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Discussion Starter · #1 ·
At the beginning of the summer during a pre-season check I was having trouble setting the timing. One cylinder lit up exactly on the F, while the second cylinder was always several degrees late. I suspected a bent camshaft end but a dial gauge showed that it was true.
the dial gauge showed the lift of the lobes of the advance were not even.
in any case I'm going to buy an nos advance and hopefully that will cure the issue

Is it unusual that on a single point setup there would be such uneven wear?

just curious
Adam
 

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Discussion Starter · #3 ·
Mike,
That was very interesting, Thanks.
tomorrow I'll see if there's lateral play in my advance.
 

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You might also try removing the cam from the center of the advance and flipping it over 180°, it may make a difference, better or worse.
 

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Discussion Starter · #5 ·
I had also measured the runout of the shaft of the AAU,which ran true. I then measured the lift of lobes in both orientations which was the same both ways.
i assumed the lobes had worn unevenly but I'll take a look at the fit to see if I can detect any play.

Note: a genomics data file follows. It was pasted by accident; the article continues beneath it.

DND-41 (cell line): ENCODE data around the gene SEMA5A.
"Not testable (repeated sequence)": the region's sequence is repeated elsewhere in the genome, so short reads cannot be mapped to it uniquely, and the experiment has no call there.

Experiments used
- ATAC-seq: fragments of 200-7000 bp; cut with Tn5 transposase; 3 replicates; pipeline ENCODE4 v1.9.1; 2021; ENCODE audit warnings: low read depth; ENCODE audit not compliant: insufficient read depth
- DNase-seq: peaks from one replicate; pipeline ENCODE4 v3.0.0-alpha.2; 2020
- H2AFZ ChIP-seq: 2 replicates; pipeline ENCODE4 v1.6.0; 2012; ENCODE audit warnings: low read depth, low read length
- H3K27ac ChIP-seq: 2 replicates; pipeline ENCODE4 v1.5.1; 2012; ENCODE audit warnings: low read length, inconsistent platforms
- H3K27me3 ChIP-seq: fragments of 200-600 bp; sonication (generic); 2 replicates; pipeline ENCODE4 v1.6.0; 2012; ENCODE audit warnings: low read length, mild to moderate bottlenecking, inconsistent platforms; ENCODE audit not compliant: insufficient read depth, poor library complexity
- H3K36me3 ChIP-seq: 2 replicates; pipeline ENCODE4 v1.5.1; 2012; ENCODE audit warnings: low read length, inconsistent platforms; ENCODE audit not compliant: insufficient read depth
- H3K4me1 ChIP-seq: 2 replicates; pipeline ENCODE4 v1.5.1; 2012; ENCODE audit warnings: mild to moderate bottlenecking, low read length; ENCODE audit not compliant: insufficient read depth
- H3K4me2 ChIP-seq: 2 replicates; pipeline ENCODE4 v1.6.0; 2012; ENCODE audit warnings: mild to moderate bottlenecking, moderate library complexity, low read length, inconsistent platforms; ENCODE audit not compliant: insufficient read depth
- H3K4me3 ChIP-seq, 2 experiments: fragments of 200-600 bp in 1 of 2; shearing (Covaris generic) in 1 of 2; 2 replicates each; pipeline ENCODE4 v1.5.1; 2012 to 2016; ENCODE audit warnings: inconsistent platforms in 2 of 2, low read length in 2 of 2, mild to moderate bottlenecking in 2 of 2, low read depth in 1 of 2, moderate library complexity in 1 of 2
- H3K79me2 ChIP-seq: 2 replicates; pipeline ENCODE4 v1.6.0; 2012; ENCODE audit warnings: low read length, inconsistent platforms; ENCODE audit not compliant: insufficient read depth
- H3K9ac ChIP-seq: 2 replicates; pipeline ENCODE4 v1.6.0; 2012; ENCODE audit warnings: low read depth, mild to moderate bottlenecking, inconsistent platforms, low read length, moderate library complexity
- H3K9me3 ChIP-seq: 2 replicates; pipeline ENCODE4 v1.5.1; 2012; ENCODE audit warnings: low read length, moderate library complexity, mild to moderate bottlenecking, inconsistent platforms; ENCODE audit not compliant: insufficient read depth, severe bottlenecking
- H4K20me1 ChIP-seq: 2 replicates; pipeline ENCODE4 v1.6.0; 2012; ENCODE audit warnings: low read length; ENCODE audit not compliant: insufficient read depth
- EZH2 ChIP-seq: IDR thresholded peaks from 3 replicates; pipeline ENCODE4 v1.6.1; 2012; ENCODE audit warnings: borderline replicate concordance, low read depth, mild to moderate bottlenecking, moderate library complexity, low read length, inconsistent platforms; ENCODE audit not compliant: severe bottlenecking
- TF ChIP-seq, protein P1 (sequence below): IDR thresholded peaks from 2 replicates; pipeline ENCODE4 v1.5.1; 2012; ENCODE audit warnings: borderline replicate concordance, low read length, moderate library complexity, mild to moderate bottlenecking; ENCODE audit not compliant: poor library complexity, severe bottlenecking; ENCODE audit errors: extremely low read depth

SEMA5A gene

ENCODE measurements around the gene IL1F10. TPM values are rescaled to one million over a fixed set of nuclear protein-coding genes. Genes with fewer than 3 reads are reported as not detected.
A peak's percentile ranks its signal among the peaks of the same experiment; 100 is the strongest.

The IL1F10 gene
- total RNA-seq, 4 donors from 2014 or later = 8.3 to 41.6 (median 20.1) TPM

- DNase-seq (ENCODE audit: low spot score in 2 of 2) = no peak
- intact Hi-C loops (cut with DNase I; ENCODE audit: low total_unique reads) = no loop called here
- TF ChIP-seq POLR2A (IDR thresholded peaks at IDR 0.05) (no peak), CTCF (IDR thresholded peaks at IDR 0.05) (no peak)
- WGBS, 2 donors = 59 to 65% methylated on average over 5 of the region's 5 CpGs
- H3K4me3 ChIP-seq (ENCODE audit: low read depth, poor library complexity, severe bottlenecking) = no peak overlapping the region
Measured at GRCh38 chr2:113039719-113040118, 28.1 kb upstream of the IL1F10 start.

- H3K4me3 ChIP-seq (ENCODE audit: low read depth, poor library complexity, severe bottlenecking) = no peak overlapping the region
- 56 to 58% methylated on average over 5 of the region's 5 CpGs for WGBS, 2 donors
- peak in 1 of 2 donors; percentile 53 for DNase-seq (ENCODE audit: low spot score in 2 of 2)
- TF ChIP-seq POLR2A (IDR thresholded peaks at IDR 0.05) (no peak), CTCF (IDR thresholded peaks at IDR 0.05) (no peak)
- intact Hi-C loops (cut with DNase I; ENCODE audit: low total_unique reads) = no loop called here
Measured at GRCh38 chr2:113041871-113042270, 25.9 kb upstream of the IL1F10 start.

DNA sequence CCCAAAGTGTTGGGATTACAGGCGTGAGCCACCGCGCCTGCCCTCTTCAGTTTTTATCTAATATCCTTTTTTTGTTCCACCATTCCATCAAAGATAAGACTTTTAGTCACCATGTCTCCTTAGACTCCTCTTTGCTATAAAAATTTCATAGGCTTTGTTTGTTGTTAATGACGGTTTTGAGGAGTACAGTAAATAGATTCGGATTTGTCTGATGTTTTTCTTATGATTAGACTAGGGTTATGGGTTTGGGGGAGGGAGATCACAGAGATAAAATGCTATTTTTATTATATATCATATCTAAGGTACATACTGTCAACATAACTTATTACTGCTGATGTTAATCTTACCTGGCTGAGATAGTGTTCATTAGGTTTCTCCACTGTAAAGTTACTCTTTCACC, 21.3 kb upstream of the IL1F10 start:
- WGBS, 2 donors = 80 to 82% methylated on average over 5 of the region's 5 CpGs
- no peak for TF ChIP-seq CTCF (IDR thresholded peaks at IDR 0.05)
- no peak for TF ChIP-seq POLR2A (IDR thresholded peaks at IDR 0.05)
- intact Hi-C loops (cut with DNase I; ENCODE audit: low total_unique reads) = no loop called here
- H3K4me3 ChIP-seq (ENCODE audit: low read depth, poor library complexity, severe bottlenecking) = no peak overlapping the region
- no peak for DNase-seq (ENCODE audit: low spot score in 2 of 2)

thanks again
 

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A friend had a similar problem. Points gap was different on the 2 cylinders. Changed the advance/retard unit. Still the same. It was actually the cam bearings that were worn causing the problem. On one TDC the valves were closed on say the left cyl and so the camshaft was not loaded. On the next stroke the valves are open and so the camshaft is loaded. A few thou play on the cam bearing translates into a 8 thou difference in the points gaps.
 

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A friend had a similar problem. Points gap was different on the 2 cylinders. Changed the advance/retard unit. Still the same. It was actually the cam bearings that were worn causing the problem. On one TDC the valves were closed on say the left cyl and so the camshaft was not loaded. On the next stroke the valves are open and so the camshaft is loaded. A few thou play on the cam bearing translates into a 8 thou difference in the points gaps.
Very valid point - and I had a similar situation with my 450 and a worn exhaust cam bearing surface, had a bronze bushing pressed into the points side bearing surface of a used bearing cap and the machinist made the clearance to Honda's spec of .0007". Nice and tight, points gaps equal and as a result, even the idle is more stable due to the timing being more accurate.

So, now that you're here, you should take a look at this

https://www.hondatwins.net/forums/23-member-introductions/121120-critical-read-before-posting.html
 
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